While many people regularly debate regulations and liabilities for software security bugs and vulnerabilities (e.g. on Schneier’s blog here and here), I thought I’d reference a November 3rd, 2005 bulletin from Consumer Affairs that Toyota dealers are selling cars that may “suddenly stall or shut down” due to a software bug:

While the Toyota Motor Corp. is notifying 75,000 Prius owners of a software glitch that can cause the hybrid cars to suddenly stall or shut down, the company is apparently continuing to sell the hybrid vehicles that carry the software problem. […] The National Highway Traffic Safety Administration (NHTSA) has opened an investigation into the stalling problems.

As a side note, I have written previously on Schneier’s blog about the very important role security experts can play in all this (February 25, 2005 12:20 PM):

…the next time you run into public figures like Howard Schmidt, please remind him that he is actually “pro-regulation” when he says that we need fair and balanced laws.

I also debated this with Howard at length at a conference in Scotsdale, AZ in 2004 and again with him via email for a while in 2005 but I apparently did not make a big impact on him. Fundamentally I think his heart’s in the right place, but his extreme view that individual developers are solely responsible for bad code is an incredibly naive view of the economics of software development. Schneier appears to have more balanced perspective.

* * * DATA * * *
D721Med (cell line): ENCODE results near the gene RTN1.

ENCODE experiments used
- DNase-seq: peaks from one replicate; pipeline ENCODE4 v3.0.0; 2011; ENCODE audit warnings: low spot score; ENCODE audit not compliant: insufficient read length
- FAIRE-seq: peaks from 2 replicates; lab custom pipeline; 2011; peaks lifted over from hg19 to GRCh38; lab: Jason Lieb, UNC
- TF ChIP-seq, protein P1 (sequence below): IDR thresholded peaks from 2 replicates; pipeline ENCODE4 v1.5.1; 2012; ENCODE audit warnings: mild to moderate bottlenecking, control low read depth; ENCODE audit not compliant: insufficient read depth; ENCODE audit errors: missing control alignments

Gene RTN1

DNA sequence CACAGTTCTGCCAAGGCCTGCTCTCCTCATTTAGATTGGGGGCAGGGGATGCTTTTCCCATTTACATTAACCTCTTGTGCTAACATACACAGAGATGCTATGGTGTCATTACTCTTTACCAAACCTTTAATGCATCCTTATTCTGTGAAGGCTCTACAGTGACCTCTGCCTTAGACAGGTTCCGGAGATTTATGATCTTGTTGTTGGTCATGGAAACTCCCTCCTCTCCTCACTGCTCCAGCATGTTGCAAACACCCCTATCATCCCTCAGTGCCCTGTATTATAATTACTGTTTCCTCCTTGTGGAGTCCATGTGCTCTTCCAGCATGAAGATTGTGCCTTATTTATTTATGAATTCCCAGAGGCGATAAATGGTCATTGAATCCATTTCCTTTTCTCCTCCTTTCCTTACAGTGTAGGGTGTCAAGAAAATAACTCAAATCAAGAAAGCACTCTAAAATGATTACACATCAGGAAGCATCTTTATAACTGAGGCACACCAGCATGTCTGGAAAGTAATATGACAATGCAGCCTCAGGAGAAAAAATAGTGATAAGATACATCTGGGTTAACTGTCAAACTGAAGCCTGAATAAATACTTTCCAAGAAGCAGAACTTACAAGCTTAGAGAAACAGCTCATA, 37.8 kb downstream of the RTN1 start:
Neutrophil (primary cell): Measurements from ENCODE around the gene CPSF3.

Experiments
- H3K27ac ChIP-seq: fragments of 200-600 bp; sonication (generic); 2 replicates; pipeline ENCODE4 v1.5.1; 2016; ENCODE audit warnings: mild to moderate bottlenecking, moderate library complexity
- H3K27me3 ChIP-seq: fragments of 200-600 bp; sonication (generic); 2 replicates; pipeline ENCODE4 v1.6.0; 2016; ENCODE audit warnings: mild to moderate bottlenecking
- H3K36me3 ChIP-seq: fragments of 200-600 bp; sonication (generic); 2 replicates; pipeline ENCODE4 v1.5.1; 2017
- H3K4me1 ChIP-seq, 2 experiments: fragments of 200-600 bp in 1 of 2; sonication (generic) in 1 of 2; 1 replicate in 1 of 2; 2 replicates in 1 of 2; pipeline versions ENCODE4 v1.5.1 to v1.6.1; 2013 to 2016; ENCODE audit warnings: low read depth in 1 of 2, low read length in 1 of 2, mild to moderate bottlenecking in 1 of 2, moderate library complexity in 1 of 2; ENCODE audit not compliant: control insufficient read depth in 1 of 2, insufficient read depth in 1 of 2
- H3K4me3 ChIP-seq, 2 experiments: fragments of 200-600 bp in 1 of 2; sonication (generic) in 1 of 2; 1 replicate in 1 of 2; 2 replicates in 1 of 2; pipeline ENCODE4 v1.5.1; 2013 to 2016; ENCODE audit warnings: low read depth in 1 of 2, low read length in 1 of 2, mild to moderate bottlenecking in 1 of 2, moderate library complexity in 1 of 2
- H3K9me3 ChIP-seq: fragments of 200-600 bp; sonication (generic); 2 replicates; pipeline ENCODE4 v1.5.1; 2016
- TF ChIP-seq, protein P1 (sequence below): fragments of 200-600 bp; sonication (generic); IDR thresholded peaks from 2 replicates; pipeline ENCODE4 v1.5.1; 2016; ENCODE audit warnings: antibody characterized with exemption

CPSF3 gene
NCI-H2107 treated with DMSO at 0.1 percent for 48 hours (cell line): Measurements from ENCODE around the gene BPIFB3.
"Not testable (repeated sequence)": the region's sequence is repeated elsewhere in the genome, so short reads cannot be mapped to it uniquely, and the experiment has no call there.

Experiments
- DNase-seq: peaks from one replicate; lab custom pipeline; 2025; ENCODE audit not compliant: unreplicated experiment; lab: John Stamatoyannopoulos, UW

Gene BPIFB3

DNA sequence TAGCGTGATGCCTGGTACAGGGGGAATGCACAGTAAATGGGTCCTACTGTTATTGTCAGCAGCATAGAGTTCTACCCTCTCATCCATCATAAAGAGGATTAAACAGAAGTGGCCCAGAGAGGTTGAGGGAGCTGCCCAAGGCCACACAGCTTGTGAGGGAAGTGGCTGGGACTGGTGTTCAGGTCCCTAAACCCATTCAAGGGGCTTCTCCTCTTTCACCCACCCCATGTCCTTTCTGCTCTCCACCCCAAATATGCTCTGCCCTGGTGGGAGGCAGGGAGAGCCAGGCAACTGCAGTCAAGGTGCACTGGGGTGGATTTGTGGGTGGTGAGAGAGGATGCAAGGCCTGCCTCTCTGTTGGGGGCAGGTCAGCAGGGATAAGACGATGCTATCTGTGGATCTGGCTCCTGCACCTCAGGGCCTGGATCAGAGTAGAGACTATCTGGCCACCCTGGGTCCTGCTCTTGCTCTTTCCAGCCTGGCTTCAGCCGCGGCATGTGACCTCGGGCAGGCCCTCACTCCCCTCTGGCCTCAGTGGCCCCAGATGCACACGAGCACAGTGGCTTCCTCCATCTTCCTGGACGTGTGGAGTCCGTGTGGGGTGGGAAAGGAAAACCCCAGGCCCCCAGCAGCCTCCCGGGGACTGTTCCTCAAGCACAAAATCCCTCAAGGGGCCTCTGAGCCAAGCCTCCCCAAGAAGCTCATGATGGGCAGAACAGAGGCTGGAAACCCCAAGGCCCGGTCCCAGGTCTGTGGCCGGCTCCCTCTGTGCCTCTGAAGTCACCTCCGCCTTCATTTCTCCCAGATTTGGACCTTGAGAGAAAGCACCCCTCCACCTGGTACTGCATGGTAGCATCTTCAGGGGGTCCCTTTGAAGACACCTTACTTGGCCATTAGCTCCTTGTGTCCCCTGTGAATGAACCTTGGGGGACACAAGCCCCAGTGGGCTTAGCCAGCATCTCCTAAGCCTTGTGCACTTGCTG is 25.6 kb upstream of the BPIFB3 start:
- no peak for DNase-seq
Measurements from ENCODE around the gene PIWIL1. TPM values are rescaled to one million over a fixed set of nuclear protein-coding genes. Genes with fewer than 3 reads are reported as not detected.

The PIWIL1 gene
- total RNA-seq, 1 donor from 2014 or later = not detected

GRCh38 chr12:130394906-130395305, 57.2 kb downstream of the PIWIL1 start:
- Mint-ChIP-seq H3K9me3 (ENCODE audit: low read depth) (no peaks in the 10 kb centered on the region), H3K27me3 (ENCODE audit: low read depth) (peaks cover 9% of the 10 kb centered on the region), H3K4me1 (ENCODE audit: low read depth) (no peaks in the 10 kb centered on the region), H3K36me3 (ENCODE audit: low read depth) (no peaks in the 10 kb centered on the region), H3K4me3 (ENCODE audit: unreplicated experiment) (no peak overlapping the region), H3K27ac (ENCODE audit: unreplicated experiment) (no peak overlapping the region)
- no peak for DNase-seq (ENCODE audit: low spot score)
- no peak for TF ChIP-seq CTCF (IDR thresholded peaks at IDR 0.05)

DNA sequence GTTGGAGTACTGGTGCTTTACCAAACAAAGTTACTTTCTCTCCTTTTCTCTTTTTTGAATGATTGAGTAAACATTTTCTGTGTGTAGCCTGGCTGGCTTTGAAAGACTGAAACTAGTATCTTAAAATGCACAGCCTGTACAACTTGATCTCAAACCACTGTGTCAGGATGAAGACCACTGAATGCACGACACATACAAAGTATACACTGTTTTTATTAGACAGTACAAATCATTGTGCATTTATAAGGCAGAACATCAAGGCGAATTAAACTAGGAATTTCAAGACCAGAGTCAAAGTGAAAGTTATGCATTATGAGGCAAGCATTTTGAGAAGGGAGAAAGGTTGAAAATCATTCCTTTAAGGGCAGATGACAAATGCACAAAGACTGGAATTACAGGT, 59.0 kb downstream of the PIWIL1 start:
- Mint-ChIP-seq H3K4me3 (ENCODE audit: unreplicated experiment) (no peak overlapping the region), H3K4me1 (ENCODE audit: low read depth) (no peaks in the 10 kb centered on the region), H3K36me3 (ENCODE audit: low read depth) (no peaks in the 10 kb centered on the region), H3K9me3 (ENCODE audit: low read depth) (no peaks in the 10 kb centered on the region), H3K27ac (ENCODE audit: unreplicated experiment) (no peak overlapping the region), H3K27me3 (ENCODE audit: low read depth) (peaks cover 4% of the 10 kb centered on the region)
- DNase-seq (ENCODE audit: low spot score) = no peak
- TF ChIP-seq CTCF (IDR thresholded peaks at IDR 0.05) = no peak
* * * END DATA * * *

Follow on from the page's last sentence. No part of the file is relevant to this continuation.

End of the line for London’s Buses

I find it quite sad that the historic “Routemaster” red double-deckers are being put out to pasture, instead of updated and maintained as part of London’s heritage and gift to the world of transportation.

Something about the trust model of an open back entry space always intrigued me, as well as the fact that the driver was in a completely different role than the ticket-taker (similar to a train). I have known several people who spent their early years serving in either or both roles (rural routes often only employed a driver) and they shared many funny anecdotes about the security system used to keep passengers honest. In some sense the group of passengers themselves provided a baseline of behavior and could intervene if someone was out of line. I suspect it is the opposite today, with a driver relying on a surveillance system and virtual law enforcement techniques to protect the passengers from themselves.